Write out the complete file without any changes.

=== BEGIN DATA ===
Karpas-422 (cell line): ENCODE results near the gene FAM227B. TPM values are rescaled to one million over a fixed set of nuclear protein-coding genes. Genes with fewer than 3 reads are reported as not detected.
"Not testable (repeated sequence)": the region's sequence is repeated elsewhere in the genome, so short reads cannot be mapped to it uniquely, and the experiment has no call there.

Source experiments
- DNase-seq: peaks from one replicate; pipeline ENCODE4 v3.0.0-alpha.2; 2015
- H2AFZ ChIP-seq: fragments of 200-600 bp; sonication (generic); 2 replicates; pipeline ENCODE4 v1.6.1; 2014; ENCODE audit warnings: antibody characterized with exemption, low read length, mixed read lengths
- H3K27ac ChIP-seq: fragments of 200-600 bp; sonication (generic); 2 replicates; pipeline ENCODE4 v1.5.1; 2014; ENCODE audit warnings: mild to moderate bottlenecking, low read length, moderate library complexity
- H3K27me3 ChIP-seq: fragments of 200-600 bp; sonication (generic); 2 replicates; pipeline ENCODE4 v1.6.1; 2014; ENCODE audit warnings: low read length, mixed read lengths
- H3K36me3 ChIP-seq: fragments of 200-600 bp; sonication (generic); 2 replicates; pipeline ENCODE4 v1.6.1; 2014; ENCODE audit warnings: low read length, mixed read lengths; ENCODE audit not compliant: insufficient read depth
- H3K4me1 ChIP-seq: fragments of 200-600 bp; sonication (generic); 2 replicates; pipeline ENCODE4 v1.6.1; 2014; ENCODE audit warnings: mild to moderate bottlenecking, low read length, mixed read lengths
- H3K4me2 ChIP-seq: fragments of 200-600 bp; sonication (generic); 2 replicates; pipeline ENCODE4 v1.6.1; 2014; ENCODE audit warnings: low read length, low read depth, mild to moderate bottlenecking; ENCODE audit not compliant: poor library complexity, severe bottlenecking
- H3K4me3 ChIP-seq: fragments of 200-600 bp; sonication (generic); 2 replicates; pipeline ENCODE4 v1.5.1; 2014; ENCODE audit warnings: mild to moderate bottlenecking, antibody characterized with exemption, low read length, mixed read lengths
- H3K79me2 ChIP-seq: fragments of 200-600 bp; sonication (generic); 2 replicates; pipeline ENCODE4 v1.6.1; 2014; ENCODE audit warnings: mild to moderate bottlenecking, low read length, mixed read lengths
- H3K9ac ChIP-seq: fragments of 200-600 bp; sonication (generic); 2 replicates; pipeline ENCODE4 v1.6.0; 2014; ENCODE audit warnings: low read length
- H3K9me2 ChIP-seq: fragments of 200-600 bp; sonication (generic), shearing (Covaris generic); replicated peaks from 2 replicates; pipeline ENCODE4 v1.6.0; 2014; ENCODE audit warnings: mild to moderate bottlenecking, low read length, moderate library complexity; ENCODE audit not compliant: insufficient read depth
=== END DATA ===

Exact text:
Karpas-422 (cell line): ENCODE results near the gene FAM227B. TPM values are rescaled to one million over a fixed set of nuclear protein-coding genes. Genes with fewer than 3 reads are reported as not detected.
"Not testable (repeated sequence)": the region's sequence is repeated elsewhere in the genome, so short reads cannot be mapped to it uniquely, and the experiment has no call there.

Source experiments
- DNase-seq: peaks from one replicate; pipeline ENCODE4 v3.0.0-alpha.2; 2015
- H2AFZ ChIP-seq: fragments of 200-600 bp; sonication (generic); 2 replicates; pipeline ENCODE4 v1.6.1; 2014; ENCODE audit warnings: antibody characterized with exemption, low read length, mixed read lengths
- H3K27ac ChIP-seq: fragments of 200-600 bp; sonication (generic); 2 replicates; pipeline ENCODE4 v1.5.1; 2014; ENCODE audit warnings: mild to moderate bottlenecking, low read length, moderate library complexity
- H3K27me3 ChIP-seq: fragments of 200-600 bp; sonication (generic); 2 replicates; pipeline ENCODE4 v1.6.1; 2014; ENCODE audit warnings: low read length, mixed read lengths
- H3K36me3 ChIP-seq: fragments of 200-600 bp; sonication (generic); 2 replicates; pipeline ENCODE4 v1.6.1; 2014; ENCODE audit warnings: low read length, mixed read lengths; ENCODE audit not compliant: insufficient read depth
- H3K4me1 ChIP-seq: fragments of 200-600 bp; sonication (generic); 2 replicates; pipeline ENCODE4 v1.6.1; 2014; ENCODE audit warnings: mild to moderate bottlenecking, low read length, mixed read lengths
- H3K4me2 ChIP-seq: fragments of 200-600 bp; sonication (generic); 2 replicates; pipeline ENCODE4 v1.6.1; 2014; ENCODE audit warnings: low read length, low read depth, mild to moderate bottlenecking; ENCODE audit not compliant: poor library complexity, severe bottlenecking
- H3K4me3 ChIP-seq: fragments of 200-600 bp; sonication (generic); 2 replicates; pipeline ENCODE4 v1.5.1; 2014; ENCODE audit warnings: mild to moderate bottlenecking, antibody characterized with exemption, low read length, mixed read lengths
- H3K79me2 ChIP-seq: fragments of 200-600 bp; sonication (generic); 2 replicates; pipeline ENCODE4 v1.6.1; 2014; ENCODE audit warnings: mild to moderate bottlenecking, low read length, mixed read lengths
- H3K9ac ChIP-seq: fragments of 200-600 bp; sonication (generic); 2 replicates; pipeline ENCODE4 v1.6.0; 2014; ENCODE audit warnings: low read length
- H3K9me2 ChIP-seq: fragments of 200-600 bp; sonication (generic), shearing (Covaris generic); replicated peaks from 2 replicates; pipeline ENCODE4 v1.6.0; 2014; ENCODE audit warnings: mild to moderate bottlenecking, low read length, moderate library complexity; ENCODE audit not compliant: insufficient read depth